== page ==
When it comes to investing, most people tend to think about what to buy, not when to buy. Even the media tends to focus on the “The top 10 picks” rather than merits of well-planned timing. In part, the focus falls to product rather than process because it’s easier to understand and sexier. Who wouldn’t rather hear how a tip-off from the friend of a friend paid off big time as opposed to a bunch of boring statistics related to investment timing?
In fact, a study by the University of Chicago published in Investor’s Business Daily suggests that while sector and market risk control about 80 percent of price action, most investors spend 80 percent of their resources analyzing company risks.
Obviously, it makes sense to focus your attention on what controls 80 percent of price movement but what exactly is “it” and how do you track it?
In a nutshell, “it” refers to the health and direction of the broader market, and to track “it,” you need a basic understanding of the supply and demand of the market. Thanks to technology, this is not nearly as difficult as it sounds. Most financial websites actually do the heavy lifting for you by graphing the S&P 500 or Dow Jones Industrial Average. But it’s up to you to look at the past 50-, 100-, and 200-day moving averages. If the current level of the index is rising above these averages, it’s a good indicator that demand is in control and that it’s a good time to commit new money to the market.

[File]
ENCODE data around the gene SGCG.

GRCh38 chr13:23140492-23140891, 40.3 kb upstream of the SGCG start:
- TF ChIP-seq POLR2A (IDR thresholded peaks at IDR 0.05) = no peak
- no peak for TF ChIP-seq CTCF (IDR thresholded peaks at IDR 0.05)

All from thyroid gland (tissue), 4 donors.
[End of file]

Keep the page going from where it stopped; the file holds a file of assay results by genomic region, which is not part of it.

Conversely, if the current level is falling and is at or below the 50-, 100- and 200-day levels, it’s an indication that supply is in control and any new investments should be made with extreme caution, if at all.
Market volume is another indicator that will give you a good sense of whether supply or demand controls the market. If the number of shares being traded is on the rise, along with prices, so is demand, and again, it’s a favorable time to invest. But proceed with caution: higher volume but lower prices means supply is outpacing demand, not necessarily the best time to make a new investment.
Obviously financial advisors have access to data, tools, and software far more sophisticated than what’s outlined here but the basics remain the same: market supply, demand, and volume will generally steer you toward making a well-timed investment. While it may not be as exciting to talk about up front as some super-quick tip buy, the gains will give you far more to talk about down the road.